[UK] Just like soap bubblesMovie Camera, some seaweed can produce extraordinary colours. On a bright, sunny day, the tips of this edible red alga can become an other-worldly blue.
Now Juliet Brodie from the Natural History Museum in London and her team have figured out how this Irish moss, Chondrus crispus, does it.
By taking detailed images of the plant under a microscope, they found that the outer coating of the tips of the fronds consists of several transparent layers. When submerged in water, these reflect blue light, giving the moss its shine (see photo below, left). Nearer the base of the frond, the protective “skin” is thicker, so it loses its iridescence, as shown on the right.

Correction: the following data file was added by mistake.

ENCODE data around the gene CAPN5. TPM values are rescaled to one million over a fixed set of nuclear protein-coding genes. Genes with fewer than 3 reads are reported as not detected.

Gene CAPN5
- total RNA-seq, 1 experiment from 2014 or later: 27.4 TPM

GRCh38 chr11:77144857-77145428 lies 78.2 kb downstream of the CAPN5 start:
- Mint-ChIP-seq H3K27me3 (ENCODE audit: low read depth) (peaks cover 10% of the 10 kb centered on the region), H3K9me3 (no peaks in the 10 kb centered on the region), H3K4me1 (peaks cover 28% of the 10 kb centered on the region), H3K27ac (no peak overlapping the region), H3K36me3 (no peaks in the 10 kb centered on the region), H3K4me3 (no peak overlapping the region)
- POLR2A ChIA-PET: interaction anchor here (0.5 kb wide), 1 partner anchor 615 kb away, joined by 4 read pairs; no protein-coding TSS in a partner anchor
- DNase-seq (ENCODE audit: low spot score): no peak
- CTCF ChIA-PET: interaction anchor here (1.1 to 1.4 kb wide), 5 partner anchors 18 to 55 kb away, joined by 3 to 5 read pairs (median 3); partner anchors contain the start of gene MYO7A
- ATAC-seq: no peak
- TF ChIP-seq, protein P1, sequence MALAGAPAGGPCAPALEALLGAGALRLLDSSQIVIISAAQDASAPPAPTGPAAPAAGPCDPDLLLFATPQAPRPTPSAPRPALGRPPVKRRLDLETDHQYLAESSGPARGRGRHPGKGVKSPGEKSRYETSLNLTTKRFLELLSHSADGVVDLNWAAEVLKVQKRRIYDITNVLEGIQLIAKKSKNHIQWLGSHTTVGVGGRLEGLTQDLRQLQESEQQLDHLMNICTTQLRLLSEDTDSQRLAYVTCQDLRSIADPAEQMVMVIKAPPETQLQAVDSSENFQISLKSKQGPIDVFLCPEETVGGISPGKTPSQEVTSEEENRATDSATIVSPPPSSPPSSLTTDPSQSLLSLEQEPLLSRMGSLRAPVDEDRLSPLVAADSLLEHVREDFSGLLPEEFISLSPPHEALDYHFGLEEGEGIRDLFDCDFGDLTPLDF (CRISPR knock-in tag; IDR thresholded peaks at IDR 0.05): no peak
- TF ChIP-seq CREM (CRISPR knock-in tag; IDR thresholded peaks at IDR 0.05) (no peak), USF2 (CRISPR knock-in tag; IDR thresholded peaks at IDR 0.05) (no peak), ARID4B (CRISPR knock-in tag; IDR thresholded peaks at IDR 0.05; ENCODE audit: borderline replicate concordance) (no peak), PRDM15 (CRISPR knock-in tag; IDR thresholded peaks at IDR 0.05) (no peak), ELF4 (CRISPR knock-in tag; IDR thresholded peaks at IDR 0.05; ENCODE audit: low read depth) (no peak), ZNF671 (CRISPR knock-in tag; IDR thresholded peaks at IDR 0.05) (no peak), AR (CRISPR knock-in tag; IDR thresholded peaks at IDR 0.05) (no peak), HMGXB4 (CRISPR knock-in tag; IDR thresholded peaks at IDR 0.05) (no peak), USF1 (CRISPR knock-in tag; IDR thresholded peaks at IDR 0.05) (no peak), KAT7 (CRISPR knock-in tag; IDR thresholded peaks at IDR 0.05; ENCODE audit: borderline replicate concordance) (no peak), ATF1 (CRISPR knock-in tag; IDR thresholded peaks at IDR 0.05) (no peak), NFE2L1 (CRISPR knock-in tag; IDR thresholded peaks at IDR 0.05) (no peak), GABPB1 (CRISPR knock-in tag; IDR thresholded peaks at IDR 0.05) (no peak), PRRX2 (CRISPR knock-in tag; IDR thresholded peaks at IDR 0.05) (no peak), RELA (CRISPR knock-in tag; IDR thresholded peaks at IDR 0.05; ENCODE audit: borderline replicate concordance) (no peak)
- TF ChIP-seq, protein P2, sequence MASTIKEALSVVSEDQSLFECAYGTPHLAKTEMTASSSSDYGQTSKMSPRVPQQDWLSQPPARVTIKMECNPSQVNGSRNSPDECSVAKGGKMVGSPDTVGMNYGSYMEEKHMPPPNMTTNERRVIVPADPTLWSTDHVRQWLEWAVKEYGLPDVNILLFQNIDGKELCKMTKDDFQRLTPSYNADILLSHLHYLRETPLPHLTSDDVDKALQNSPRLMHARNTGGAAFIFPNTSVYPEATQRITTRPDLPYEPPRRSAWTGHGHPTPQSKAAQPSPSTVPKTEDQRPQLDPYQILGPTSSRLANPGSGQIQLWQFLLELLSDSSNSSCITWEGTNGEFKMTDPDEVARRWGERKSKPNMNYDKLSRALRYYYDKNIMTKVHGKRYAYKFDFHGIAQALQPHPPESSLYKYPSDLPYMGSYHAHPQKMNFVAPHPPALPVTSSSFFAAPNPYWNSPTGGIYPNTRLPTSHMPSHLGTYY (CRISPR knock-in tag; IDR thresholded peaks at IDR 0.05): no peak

The role, if it even has one, of the seaweed’s lustre is still a mystery. It may be that it deters would-be seaweed munchers, when fresh and hydrated, by displaying an uncharacteristic blue colour. Or it could act as a sunscreen by reducing the absorption of UV radiation from the sun. When growing underwater, the extremities of the seaweed are most vulnerable. “The tips of fronds grow towards the surface so they are more vulnerable to UV light and grazing,” says Brodie.
The world’s only iridescent mammal, a blind mole that lives underground, is thought to have accidentally evolved its shine, although it helps repel water from its hairs.
A rare iridescent fossil beetle uncovered a few years ago had retained its shimmer for 49 million years.
Journal reference: Nature Scientific Reports, DOI: 10.1038/srep11645
View original article at: Forget the white/blue dress, is this seaweed blue or red?